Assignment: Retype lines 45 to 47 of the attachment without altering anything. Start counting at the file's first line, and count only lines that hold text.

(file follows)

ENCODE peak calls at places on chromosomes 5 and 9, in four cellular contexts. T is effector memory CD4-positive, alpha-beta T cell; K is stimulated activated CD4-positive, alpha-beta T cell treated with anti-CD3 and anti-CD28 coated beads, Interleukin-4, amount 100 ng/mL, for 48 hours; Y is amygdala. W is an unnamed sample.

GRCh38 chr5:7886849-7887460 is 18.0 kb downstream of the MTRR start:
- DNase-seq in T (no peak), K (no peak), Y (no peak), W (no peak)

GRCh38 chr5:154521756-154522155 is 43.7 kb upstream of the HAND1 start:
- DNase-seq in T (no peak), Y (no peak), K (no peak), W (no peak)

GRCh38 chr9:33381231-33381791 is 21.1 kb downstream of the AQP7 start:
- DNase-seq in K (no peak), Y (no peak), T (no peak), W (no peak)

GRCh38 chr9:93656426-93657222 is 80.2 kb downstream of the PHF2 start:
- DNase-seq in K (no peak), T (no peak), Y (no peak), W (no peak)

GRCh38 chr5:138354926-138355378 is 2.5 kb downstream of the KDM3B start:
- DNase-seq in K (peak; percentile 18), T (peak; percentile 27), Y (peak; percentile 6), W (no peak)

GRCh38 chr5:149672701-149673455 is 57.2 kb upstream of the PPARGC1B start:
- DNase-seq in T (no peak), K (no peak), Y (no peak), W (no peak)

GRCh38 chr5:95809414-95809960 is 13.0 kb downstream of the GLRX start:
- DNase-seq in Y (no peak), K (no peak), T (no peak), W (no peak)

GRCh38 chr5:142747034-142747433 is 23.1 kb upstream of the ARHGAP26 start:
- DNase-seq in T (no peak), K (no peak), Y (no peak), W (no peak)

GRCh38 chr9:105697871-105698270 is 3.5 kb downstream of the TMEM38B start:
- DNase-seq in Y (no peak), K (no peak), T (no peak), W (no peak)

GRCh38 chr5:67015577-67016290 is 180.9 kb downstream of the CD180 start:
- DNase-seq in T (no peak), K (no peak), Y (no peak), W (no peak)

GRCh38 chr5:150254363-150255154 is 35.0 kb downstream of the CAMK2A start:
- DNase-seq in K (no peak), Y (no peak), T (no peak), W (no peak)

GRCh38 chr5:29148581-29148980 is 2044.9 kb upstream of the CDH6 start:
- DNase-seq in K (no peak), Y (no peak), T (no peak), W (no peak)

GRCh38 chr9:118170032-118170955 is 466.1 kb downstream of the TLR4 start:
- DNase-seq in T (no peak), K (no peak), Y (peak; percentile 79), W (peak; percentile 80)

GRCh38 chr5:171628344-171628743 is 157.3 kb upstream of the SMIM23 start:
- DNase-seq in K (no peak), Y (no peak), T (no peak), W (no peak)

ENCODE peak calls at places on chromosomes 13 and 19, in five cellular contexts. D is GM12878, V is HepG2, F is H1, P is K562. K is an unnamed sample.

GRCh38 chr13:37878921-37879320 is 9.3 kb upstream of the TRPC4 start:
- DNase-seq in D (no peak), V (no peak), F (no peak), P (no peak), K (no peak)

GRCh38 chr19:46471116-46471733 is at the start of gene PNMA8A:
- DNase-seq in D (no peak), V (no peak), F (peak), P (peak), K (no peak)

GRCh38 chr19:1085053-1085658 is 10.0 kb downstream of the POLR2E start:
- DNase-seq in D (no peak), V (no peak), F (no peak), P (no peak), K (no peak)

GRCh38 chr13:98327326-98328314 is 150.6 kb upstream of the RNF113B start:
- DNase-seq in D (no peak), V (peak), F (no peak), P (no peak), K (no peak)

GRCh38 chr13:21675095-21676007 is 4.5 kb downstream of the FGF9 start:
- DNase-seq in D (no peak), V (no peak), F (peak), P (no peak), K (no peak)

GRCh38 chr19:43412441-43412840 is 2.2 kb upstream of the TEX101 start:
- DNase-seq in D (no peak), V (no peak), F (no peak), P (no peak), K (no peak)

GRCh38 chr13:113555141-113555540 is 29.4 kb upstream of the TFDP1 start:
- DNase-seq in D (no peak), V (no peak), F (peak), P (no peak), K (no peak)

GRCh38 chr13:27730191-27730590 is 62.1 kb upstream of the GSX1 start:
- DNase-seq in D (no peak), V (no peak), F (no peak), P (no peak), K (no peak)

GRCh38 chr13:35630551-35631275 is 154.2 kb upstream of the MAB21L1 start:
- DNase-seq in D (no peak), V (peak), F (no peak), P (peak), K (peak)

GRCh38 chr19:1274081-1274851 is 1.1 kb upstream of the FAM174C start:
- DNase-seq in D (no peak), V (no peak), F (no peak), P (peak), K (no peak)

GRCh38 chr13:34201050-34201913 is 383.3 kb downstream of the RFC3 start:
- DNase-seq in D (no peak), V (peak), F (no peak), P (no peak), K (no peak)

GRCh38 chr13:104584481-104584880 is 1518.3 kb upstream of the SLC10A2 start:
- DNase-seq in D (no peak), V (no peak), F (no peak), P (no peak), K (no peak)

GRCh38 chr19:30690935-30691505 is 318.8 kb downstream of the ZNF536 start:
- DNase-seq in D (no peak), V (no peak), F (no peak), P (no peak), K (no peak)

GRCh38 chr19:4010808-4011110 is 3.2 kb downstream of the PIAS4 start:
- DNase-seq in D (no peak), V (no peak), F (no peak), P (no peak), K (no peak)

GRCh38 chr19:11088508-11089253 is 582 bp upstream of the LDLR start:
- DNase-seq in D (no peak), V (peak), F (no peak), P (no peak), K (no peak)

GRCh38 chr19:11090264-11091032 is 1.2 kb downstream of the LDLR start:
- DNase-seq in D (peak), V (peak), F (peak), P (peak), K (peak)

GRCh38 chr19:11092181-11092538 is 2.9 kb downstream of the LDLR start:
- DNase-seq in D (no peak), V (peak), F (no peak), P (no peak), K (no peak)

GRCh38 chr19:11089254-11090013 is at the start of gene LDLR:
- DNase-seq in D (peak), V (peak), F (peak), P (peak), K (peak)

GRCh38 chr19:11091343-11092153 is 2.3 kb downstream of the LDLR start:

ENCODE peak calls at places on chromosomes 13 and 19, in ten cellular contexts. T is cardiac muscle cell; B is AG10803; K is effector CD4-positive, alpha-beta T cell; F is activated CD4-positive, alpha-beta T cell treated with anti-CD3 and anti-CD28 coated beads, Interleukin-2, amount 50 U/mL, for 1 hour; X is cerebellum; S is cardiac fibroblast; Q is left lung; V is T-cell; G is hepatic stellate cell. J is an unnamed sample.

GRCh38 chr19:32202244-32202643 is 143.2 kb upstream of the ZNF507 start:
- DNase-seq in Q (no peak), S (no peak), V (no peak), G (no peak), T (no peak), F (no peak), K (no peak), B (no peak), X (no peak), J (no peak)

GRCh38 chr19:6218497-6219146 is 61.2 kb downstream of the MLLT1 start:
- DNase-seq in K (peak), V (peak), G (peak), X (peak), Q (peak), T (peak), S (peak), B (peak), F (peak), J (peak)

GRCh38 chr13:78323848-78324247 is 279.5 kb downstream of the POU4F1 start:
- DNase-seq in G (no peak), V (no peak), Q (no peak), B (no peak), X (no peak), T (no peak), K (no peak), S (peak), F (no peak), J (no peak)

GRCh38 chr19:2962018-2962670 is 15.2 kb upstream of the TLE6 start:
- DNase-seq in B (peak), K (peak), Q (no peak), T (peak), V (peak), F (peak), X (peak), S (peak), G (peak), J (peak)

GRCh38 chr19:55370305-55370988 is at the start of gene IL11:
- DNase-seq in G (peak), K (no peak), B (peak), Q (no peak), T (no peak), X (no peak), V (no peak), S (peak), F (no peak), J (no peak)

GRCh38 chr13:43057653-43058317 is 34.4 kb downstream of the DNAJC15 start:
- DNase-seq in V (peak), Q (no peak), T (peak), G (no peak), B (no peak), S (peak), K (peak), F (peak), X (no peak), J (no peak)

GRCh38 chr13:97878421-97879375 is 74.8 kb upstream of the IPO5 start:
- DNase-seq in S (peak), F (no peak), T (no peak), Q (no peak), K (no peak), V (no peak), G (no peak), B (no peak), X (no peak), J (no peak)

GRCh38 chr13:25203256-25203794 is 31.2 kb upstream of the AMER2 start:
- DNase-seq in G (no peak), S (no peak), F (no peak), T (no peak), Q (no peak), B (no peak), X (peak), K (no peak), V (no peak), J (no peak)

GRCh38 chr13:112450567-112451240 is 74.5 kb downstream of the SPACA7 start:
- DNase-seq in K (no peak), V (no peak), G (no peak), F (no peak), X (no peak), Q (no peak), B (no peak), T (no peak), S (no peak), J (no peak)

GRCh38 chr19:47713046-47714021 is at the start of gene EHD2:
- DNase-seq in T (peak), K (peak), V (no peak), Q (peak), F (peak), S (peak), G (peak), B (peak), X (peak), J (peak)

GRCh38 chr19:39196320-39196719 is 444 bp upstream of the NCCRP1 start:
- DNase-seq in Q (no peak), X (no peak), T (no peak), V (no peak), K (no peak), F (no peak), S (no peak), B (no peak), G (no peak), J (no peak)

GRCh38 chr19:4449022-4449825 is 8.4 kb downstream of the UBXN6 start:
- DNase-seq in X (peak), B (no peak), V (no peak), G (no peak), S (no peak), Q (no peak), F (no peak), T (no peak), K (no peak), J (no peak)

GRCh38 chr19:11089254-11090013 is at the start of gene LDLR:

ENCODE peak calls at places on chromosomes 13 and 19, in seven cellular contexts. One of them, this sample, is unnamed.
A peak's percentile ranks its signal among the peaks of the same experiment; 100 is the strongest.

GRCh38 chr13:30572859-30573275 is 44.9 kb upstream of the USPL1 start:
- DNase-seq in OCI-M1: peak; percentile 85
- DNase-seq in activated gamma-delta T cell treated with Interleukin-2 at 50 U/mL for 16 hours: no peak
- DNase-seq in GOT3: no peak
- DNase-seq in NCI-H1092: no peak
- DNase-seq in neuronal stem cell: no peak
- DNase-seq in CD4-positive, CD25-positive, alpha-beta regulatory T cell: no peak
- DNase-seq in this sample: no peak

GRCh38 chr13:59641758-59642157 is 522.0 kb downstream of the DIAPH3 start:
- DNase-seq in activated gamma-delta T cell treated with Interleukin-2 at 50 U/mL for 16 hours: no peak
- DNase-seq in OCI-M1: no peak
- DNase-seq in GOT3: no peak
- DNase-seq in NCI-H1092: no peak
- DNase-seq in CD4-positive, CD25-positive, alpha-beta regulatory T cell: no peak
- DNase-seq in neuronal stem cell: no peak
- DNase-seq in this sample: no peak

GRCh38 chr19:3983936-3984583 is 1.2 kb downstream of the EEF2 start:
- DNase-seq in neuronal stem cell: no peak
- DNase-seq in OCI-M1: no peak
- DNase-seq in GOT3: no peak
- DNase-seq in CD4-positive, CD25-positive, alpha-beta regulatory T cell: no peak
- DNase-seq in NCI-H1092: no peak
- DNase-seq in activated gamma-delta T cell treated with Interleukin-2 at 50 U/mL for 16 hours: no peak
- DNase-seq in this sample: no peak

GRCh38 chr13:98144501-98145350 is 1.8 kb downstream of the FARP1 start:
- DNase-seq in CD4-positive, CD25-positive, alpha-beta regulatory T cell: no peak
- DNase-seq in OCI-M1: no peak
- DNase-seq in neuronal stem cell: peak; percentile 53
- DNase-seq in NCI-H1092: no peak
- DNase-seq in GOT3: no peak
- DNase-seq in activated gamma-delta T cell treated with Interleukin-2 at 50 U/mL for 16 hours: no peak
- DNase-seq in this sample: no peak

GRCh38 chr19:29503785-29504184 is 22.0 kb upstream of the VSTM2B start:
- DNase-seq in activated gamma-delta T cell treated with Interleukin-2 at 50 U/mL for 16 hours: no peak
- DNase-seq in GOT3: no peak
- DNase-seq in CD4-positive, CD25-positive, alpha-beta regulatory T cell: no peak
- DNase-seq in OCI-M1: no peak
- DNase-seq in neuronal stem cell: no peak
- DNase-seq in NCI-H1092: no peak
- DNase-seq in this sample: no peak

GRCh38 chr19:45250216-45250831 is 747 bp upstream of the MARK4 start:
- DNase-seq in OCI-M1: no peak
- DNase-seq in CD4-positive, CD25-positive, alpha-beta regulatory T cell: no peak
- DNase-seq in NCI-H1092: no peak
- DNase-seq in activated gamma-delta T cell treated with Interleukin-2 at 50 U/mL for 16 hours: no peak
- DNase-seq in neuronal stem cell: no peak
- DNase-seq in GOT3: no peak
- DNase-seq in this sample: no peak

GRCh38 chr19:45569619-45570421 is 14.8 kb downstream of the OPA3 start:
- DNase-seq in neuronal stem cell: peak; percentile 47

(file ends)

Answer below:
GRCh38 chr13:27730191-27730590 is 62.1 kb upstream of the GSX1 start:
- DNase-seq in D (no peak), V (no peak), F (no peak), P (no peak), K (no peak)

GRCh38 chr13:35630551-35631275 is 154.2 kb upstream of the MAB21L1 start: